Practical GIT and GitHub

GIT has many advantages over earlier systems such as CVS and Subversion (SVN), it is More efficient, and better workflow.
Many git tutorials and guides cover a lot of details make it hard to use as a practical guide.

You can find a lot of cheat sheets for git but again, if you are a beginner it will not help you.

The purpose of this guide is to go over the basic tasks we can do using git and github in a practical view

This guide is the first part – working on a project alone (one man show)



Download and install git from – use the default settings

Open an account in for remote git


Create a new project

  1. Go to and create a new repository (start project)
  2. in git shell paste the following commands:

Note: change the address to match your account


Working on the project

most of the time as a programmer you are doing this

  1. add files and directories
  2. Add the files to git and github using the following commands:


 Creating a new version 

you want to test a new features for your project but not to break the current version – you need to create a branch and move to that branch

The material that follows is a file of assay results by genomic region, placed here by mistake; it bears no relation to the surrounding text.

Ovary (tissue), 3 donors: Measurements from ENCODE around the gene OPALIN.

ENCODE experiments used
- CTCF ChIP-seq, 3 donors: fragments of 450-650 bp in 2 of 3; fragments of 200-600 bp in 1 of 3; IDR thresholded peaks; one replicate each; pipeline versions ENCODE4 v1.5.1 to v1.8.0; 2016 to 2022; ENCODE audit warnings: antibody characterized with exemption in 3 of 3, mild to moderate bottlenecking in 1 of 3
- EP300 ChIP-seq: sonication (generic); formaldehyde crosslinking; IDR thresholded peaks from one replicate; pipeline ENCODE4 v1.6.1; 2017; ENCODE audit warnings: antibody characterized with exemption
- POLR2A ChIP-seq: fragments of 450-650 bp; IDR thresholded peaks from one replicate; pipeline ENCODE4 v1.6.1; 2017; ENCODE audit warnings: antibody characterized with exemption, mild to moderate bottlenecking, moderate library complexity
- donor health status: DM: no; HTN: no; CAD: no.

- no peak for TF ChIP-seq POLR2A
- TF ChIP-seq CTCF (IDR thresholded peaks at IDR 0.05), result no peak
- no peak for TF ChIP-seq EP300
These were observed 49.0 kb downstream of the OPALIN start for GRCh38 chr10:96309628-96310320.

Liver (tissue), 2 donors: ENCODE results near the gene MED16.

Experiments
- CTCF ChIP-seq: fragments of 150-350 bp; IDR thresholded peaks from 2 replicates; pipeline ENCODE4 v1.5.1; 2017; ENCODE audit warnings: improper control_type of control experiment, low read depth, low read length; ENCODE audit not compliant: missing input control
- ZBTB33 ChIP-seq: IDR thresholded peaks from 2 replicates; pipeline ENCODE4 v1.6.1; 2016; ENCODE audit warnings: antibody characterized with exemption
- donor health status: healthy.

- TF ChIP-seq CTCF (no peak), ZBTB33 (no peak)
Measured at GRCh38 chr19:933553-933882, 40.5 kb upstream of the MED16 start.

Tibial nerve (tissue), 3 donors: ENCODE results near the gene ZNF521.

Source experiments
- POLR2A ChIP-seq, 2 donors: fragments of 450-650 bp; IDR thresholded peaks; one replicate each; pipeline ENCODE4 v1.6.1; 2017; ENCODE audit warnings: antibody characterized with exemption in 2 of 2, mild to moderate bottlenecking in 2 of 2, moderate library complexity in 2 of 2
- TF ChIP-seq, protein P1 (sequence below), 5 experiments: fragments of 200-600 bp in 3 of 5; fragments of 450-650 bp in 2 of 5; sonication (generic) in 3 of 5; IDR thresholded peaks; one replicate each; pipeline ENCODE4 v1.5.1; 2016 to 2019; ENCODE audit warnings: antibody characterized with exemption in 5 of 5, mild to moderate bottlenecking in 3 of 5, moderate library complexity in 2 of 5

1. create a new branch
  2. move to that branch
  3. add/change files
  4. commit and push (local and remote)


Working on your project with different versions:

now you can move from branch to branch and add/change anything you like just add and commit your changes to the local and remote repository:

you can move from brach to branch and do the above commands working with different versions


Merge changes from branch to branch

You can see the difference from other branch to the current branch using:

you can merge the branch changes to the master using:


More useful command you can use anytime:

git status – see the current branch and status

git log – see the history

git revert – revert your changes


Next post – git in a team






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